"I Realized the Power in Loving the Dancer I Am by Loving the Man I Am"
My parents felt it was important to give each of their six kids a place in the world. For me, my mom sensed that place might be hip-hop class. In the very safe space that was the dance studio, I was able to express more emotion than in any other part of my day. It was a training ground for how to exist in a small town with a passion that colored outside the lines of a Midwestern male archetype.
Carlos Quezada, Courtesy Palmquist
I took as many styles as were offered and spent weekends in hotel ballrooms full of young, like-minded dancers. The pressure rose for my parents. How to pay for such an expensive hobby? How to teach me that winning competitions wasn't the most important part while also knowing it would go a long way toward building a confidence I didn't yet have?
After leaving home, I started to feel less and less like-minded among dancers who were perfectly happy to do as they were told, never finding it at odds with their sense of self. I was wispy and subtle and felt connected to music from my hips and neck. I sensed I wasn't quite the dancer that directors were looking for. Yet I wanted my parents to feel reassured that I had a place.
Carlos Quezada, Courtesy Palmquist
It wasn't until I was learning A Chorus Line from Donna McKechnie and Wayne Cilento, for American Dance Machine for the 21st Century, that I realized the power in loving the dancer I am by loving the man I am. I was struck by how they left room for dancers' instinctual flair inside the blueprints of eight-counts.
I am so grateful to my parents for giving me access to my own place in the world. In a way, they taught me everything I know about dance by teaching me everything they know about unconditional love.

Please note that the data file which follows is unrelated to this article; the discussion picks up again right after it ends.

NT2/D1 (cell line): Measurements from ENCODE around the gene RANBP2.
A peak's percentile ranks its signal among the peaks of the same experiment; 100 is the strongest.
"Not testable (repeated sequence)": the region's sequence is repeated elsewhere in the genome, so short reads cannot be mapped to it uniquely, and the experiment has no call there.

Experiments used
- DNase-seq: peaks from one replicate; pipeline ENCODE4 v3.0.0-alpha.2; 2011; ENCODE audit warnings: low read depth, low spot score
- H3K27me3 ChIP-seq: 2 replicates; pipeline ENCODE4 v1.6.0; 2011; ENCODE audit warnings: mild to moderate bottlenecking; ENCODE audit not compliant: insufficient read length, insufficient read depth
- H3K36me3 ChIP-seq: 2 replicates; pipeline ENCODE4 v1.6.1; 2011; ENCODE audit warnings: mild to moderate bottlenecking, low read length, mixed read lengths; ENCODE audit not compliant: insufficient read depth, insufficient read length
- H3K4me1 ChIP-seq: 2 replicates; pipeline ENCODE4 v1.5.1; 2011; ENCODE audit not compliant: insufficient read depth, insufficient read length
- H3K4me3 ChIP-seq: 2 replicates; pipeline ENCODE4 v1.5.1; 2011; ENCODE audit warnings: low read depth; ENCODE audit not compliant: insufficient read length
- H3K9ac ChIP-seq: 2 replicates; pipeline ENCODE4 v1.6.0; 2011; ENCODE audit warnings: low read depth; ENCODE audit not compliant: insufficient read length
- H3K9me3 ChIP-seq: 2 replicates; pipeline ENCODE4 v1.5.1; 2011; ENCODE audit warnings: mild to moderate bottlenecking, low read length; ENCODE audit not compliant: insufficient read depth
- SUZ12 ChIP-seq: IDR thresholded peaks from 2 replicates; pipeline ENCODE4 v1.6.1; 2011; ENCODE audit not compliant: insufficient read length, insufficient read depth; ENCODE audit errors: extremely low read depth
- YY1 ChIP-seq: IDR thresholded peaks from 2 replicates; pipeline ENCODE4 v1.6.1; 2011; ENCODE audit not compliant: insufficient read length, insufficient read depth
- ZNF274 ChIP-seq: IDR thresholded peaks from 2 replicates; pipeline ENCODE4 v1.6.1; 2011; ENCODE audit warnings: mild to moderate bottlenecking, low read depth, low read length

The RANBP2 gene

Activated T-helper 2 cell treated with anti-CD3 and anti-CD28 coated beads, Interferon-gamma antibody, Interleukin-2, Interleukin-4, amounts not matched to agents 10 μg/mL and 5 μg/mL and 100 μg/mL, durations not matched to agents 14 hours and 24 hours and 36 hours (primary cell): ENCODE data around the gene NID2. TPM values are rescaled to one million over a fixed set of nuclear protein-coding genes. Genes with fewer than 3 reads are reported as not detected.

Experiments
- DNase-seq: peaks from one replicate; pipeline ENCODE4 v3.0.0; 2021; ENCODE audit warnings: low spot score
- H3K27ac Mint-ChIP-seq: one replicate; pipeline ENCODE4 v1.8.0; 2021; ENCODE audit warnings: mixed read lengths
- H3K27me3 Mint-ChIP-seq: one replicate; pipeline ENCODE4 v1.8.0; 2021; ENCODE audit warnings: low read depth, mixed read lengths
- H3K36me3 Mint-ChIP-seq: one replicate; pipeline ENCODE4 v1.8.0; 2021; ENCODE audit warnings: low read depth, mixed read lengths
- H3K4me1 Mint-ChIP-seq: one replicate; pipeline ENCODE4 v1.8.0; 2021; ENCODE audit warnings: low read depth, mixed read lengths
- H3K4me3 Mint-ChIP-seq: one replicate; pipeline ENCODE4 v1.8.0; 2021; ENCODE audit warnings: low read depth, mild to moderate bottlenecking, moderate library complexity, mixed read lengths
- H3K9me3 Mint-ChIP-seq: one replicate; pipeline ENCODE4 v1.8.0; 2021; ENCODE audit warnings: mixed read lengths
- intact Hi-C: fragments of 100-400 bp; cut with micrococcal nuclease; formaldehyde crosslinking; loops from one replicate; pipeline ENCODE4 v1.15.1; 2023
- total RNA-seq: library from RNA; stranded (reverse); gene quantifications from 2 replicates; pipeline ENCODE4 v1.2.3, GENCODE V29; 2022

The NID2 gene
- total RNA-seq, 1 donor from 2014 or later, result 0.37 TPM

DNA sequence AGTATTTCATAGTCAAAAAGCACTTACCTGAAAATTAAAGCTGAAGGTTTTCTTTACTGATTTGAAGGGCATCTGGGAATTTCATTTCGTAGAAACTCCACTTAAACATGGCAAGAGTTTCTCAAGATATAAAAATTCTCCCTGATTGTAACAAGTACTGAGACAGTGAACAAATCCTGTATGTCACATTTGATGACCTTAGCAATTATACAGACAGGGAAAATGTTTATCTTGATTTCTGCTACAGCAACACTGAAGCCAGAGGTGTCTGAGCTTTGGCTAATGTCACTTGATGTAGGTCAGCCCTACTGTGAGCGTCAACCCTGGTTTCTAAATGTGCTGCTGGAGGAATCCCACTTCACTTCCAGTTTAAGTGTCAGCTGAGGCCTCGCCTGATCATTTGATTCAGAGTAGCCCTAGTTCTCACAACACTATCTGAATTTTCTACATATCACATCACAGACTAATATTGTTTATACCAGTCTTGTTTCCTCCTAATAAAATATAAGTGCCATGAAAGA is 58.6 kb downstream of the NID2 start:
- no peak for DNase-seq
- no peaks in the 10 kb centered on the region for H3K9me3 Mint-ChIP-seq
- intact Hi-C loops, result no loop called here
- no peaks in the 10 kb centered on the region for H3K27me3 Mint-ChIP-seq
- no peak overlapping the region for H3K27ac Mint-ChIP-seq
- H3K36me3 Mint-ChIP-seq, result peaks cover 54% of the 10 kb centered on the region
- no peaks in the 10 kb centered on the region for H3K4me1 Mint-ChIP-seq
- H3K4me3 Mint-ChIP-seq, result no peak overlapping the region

Alicia has died. I walked around my apartment feeling her spirit, but knowing something had changed utterly.
My father, the late conductor Benjamin Steinberg, was the first music director of the Ballet de Cuba, as it was called then. I grew up in Vedado on la Calle 1ra y doce in a building called Vista al Mar. My family lived there from 1959 to 1963. My days were filled with watching Alicia teach class, rehearse and dance. She was everything: hilarious, serious, dramatic, passionate and elegiac. You lost yourself and found yourself when you loved her.
"The show must go on" may be a platitude we use to get through everything from costume malfunctions to stormy moods. But when it came to overcoming a literal hurricane, Houston Ballet was buoyed by this mantra to go from devastated to dancing in a matter of weeks—with the help of Harlequin Floors, Houston Ballet's longstanding partner who sprang into action to build new floors in record time.
It's Nutcracker time again: the season of sweet delights and a sparkling good time—if we're able to ignore the sour taste left behind by the outdated racial stereotypes so often portrayed in the second act.
In 2017, as a result of a growing list of letters from audience members, to New York City Ballet's ballet master in chief Peter Martins reached out to us asking for assistance on how to modify the elements of Chinese caricature in George Balanchine's The Nutcracker. Following that conversation, we founded the Final Bow for Yellowface pledge that states, "I love ballet as an art form, and acknowledge that to achieve a diversity amongst our artists, audiences, donors, students, volunteers, and staff, I am committed to eliminating outdated and offensive stereotypes of Asians (Yellowface) on our stages."
An audience member once emailed Dallas choreographer Joshua L. Peugh, claiming his work was vulgar. It complained that he shouldn't be pushing his agenda. As the artistic director of Dark Circles Contemporary Dance, Peugh's recent choreography largely deals with LGBTQ issues.
"I got angry when I saw that email, wrote my angry response, deleted it, and then went back and explained to him that that's exactly why I should be making those works," says Peugh.
With the current political climate as polarized as it is, many artists today feel compelled to use their work to speak out on issues they care deeply about. But touring with a message is not for the faint of heart. From considerations about how to market the work to concerns about safety, touring to cities where, in general, that message may not be so welcome, requires companies to figure out how they'll respond to opposition.